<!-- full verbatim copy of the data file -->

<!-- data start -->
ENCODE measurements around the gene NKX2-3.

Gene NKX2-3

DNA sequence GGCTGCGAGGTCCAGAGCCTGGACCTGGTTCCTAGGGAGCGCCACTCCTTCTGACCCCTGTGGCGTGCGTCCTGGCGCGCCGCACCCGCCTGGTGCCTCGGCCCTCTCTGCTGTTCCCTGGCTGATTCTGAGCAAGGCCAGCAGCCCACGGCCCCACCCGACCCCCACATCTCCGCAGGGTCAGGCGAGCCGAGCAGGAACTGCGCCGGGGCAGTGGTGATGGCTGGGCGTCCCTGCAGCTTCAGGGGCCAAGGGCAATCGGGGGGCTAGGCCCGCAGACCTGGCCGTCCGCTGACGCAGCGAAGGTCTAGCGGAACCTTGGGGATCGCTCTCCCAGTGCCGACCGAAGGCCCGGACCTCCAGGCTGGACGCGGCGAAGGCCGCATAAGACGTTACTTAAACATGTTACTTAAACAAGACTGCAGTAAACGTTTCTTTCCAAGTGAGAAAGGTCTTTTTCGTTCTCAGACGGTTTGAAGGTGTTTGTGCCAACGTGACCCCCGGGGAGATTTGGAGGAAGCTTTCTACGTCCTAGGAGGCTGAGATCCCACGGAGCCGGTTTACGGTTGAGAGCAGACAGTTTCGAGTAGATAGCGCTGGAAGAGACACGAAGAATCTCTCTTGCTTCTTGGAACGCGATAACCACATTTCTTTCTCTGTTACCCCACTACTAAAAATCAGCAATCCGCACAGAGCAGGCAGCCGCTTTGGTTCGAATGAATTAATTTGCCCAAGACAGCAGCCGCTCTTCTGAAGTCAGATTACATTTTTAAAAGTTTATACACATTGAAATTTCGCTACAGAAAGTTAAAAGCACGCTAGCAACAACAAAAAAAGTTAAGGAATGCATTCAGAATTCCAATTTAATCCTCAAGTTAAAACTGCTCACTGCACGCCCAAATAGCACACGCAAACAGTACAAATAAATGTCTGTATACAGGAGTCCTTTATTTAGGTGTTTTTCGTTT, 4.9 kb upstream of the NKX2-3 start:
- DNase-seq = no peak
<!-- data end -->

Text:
ENCODE measurements around the gene NKX2-3.

Gene NKX2-3

DNA sequence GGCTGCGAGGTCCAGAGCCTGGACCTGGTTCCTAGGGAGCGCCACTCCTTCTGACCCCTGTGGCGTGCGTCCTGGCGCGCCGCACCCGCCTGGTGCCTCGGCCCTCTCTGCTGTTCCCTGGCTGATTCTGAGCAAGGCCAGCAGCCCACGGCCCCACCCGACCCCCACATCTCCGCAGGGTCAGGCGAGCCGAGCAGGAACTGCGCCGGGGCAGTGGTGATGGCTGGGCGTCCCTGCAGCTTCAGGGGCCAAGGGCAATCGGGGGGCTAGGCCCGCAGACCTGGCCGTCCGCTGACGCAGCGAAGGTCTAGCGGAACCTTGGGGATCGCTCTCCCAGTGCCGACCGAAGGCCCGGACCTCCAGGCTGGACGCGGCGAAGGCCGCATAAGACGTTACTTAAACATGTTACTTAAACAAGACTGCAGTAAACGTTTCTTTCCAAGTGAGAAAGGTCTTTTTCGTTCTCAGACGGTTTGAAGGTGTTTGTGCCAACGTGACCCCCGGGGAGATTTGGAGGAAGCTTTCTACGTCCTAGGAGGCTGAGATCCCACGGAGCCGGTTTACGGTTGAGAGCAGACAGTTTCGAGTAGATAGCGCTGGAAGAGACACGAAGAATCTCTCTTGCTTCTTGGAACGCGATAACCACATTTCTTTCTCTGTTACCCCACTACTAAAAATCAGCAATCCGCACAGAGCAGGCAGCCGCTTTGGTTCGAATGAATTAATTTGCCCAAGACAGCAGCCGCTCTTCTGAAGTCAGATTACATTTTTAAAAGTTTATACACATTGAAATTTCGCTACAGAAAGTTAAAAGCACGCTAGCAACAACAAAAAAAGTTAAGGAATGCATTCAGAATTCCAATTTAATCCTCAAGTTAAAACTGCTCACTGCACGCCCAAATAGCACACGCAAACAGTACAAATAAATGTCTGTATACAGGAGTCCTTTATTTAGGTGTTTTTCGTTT, 4.9 kb upstream of the NKX2-3 start:
- DNase-seq = no peak